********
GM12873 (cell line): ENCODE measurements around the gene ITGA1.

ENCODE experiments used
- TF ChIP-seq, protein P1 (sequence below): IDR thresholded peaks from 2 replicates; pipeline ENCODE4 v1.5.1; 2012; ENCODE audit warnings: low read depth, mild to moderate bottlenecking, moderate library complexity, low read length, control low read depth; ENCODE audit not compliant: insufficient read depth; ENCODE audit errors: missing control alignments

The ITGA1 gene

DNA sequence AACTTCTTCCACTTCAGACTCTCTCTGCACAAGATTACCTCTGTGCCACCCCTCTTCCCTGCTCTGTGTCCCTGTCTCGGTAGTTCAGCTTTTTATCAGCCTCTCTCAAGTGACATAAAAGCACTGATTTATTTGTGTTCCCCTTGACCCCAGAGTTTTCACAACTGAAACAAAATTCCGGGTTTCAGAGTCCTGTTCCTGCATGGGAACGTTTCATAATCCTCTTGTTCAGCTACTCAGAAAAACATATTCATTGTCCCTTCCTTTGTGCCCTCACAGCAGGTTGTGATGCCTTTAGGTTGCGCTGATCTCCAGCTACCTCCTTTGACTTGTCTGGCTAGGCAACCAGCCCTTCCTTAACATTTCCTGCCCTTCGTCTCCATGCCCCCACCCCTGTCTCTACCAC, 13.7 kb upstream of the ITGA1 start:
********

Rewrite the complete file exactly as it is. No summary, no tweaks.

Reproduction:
GM12873 (cell line): ENCODE measurements around the gene ITGA1.

ENCODE experiments used
- TF ChIP-seq, protein P1 (sequence below): IDR thresholded peaks from 2 replicates; pipeline ENCODE4 v1.5.1; 2012; ENCODE audit warnings: low read depth, mild to moderate bottlenecking, moderate library complexity, low read length, control low read depth; ENCODE audit not compliant: insufficient read depth; ENCODE audit errors: missing control alignments

The ITGA1 gene

DNA sequence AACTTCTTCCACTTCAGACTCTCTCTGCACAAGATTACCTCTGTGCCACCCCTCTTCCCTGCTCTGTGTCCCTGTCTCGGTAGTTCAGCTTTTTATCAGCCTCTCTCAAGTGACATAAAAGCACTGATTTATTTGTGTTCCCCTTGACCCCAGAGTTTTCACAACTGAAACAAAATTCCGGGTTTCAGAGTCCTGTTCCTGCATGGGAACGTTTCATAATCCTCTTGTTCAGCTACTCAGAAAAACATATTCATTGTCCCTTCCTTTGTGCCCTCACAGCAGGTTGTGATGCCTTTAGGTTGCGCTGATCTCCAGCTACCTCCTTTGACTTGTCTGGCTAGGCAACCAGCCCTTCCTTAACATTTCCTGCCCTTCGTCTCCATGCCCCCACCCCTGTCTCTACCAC, 13.7 kb upstream of the ITGA1 start: